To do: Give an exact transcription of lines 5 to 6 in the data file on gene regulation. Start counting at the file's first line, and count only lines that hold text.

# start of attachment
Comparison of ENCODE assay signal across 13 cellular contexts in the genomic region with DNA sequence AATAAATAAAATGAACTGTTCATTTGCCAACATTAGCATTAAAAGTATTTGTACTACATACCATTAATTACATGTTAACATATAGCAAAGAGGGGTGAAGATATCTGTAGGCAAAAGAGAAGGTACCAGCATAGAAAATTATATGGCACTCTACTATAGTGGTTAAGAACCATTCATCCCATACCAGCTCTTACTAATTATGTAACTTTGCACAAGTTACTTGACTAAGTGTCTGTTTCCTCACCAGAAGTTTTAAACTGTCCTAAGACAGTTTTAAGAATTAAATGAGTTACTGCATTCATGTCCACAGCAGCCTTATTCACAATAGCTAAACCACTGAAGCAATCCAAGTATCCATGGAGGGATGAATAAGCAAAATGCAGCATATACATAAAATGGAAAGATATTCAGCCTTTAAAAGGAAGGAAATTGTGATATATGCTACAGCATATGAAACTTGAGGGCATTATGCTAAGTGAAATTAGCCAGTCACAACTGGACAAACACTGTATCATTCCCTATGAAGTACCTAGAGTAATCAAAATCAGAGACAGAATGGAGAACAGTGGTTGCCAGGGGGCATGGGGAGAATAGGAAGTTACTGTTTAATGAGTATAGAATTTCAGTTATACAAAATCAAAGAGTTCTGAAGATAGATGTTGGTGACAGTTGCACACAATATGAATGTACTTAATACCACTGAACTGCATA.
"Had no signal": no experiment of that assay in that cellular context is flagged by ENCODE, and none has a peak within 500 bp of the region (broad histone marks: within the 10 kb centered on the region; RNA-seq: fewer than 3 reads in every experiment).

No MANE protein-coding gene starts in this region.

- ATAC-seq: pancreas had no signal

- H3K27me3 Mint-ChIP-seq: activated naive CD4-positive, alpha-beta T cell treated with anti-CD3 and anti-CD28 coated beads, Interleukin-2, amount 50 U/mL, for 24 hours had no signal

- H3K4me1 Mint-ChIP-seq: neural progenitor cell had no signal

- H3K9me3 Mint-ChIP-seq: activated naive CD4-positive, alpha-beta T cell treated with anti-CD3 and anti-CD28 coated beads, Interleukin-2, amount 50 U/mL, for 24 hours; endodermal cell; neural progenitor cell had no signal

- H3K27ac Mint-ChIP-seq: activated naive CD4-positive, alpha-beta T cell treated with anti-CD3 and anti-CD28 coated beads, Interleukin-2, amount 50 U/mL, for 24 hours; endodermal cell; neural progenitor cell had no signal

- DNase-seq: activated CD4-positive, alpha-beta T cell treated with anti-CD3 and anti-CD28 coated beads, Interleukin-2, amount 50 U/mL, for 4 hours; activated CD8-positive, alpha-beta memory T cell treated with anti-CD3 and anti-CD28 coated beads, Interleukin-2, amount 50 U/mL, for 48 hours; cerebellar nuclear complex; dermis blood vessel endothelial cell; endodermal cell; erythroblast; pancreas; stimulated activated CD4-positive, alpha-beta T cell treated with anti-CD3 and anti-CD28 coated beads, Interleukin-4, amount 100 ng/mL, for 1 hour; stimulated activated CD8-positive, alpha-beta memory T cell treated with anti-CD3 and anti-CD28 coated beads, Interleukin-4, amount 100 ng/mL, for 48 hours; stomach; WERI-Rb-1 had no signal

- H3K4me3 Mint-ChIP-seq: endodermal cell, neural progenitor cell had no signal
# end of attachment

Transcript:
- H3K27me3 Mint-ChIP-seq: activated naive CD4-positive, alpha-beta T cell treated with anti-CD3 and anti-CD28 coated beads, Interleukin-2, amount 50 U/mL, for 24 hours had no signal

- H3K4me1 Mint-ChIP-seq: neural progenitor cell had no signal